Later, once he had achieved positions of power, he was outspoken about renouncing racial discrimination, seeking means to redress it and trying to live up to those principles. During his presidency, he famously enrolled his daughter, Amy, in a public school in Washington, D.C. Decades after leaving the White House, he offered a full-throated rebuke of Barack Obama’s Republican critics, calling their attacks racism loosely disguised as partisanship during his presidency.
“He saw his role as an elder statesman,” said Andra Gillespie, an associate professor of political science at Emory University. “The fact that you have an elderly white president, from the South, who is there saying, ‘Look, the emperor has no clothes; that argument has no weight; that dog won’t hunt,’ is something that he didn’t necessarily have to do.”
Mr. Carter had grown up with Black playmates in the tiny community of Archery, Ga. As a boy, his moral and spiritual north star had been a Black woman, Rachel Clark, the wife of a worker on the Carter property. He slept many nights on the floor of her home when his parents were out of town. Mr. Alter, the biographer, wrote that she had taught him about nature and had impressed him with her selflessness. Mr. Alter wrote that Mr. Carter had even been teased in his all-white elementary school for “sounding Black.”
By the mid-1950s, Mr. Carter returned from a stint as a naval officer and settled in Plains, where he built on the family’s successful peanut business. The Brown v. Board of Education decision, which dismantled the old separate-but-equal regime for American schools, had inflamed white Southerners. Despite his efforts to appease white parents while on the school board, he was also, Mr. Alter notes, “the only prominent white man in Plains” who declined to join the local chapter of the racist White Citizens’ Council.
After winning his 1962 State Senate race, Mr. Carter, a man of searing ambition, set his sights on the governor’s mansion but was defeated in 1966. He ran again and won in 1970, with a campaign full of unsubtle dog whistles to aggrieved white voters that included promises to restore “law and order” to their communities and, according to Mr. Alter, the dissemination of a “fact sheet” that reminded white voters that Mr. Carter’s Democratic opponent, former Gov. Carl Sanders, had attended Dr. Martin Luther King Jr.’s funeral.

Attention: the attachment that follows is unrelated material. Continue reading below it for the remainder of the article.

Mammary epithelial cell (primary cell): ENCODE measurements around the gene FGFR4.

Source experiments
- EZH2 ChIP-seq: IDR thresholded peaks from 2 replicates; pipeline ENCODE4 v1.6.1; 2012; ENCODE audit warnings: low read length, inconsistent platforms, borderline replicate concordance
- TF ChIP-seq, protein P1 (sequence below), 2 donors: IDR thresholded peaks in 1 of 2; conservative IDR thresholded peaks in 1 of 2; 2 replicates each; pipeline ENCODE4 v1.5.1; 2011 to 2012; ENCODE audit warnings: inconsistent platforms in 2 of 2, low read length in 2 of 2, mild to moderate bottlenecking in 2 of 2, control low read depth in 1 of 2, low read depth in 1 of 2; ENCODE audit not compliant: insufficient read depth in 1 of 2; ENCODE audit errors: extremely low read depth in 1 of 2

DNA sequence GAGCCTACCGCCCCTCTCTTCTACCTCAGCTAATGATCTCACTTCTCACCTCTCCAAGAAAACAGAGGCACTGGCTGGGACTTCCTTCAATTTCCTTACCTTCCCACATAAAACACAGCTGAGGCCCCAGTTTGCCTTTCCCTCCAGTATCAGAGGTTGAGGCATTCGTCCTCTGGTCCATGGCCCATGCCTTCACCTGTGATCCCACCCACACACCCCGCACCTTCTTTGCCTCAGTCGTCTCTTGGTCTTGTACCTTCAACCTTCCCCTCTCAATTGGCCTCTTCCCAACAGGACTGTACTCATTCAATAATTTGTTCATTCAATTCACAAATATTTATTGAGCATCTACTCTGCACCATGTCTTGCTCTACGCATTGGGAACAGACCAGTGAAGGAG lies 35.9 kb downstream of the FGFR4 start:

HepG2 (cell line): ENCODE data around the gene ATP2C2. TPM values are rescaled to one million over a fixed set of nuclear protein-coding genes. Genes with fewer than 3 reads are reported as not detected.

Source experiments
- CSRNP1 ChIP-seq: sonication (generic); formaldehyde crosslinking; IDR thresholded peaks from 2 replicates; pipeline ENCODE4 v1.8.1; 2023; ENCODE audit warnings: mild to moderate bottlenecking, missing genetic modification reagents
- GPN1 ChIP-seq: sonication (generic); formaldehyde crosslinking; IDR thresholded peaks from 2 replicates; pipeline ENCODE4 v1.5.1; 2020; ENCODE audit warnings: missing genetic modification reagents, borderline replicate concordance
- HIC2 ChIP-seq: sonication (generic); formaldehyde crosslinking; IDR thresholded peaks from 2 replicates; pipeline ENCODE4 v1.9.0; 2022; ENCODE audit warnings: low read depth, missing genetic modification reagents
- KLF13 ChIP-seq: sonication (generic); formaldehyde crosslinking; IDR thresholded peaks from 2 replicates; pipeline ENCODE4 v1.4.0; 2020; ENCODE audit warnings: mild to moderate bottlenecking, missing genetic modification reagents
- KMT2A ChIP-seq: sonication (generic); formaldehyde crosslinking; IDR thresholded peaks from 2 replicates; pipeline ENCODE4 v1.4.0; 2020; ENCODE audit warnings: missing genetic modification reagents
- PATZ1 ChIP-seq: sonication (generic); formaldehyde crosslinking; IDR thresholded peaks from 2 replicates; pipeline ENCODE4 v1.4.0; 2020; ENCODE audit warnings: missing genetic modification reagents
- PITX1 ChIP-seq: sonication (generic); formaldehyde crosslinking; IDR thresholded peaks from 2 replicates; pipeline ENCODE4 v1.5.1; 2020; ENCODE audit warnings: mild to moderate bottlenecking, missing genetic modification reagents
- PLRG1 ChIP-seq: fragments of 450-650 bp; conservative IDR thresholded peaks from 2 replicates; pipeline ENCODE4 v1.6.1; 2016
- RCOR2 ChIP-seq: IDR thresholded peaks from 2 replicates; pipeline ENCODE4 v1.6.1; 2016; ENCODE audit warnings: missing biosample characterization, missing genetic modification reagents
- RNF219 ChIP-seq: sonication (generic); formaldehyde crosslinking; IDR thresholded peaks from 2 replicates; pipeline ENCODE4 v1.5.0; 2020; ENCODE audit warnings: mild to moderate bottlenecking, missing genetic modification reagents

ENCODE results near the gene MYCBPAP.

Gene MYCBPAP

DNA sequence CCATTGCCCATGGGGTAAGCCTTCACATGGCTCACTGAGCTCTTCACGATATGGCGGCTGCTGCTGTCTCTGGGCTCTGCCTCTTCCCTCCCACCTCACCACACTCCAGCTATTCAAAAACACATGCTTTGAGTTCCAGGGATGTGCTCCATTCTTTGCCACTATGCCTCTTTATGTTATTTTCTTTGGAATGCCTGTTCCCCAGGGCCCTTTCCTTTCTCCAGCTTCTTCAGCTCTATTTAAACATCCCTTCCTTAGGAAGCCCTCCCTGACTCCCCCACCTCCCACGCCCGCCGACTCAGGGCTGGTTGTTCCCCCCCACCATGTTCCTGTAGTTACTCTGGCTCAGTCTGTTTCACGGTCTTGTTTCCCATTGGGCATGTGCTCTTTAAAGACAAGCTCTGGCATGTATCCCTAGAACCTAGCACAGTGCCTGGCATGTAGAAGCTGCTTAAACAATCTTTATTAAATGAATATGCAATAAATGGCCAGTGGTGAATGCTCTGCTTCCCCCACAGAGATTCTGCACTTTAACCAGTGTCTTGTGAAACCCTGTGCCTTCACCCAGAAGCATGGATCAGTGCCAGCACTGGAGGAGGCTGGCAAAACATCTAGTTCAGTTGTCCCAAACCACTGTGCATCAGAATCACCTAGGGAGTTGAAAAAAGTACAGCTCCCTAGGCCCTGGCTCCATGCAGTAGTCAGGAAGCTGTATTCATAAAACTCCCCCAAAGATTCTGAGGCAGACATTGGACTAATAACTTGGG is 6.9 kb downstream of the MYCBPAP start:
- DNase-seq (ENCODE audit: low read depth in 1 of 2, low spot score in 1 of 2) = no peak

In the Democratic primary, Black voters took notice: Mr. Sanders, in the runoff, garnered roughly 90 percent of their votes. But by the general election, Mr. Carter was campaigning heavily in Black churches.
The dog-whistle strategy had generated its share of bitterness and criticism. But a course correction followed, in the form of Mr. Carter’s inaugural address.
“The time for racial discrimination is over,” he said.
“It was really dramatic for all of us, because he said it in that forum, as he was being sworn in,” Mr. Fuse recalled. “And hopefully we were going to see some activity from that.”
They did. Mr. Carter expanded the presence of Black Georgians in state government, from senior officials to state troopers, and welcomed civil rights leaders to the governor’s office.
Black skeptics were converted into allies in other ways. In an interview this week, Andrew Young, the civil rights leader who would serve as ambassador to the United Nations under Mr. Carter, recalled having “a real prejudice to overcome” when the two men first met as Mr. Carter was running for governor.
When the matter of Fred Chappell, Sumter County’s notoriously racist sheriff, came up, Mr. Carter called him a “good friend.” Mr. Young was taken aback: Mr. Chappell had once arrested Dr. King after a protest. When Dr. King’s associates tried to bring him blankets to ward off the cold, Mr. Chappell refused them and turned on the fan instead.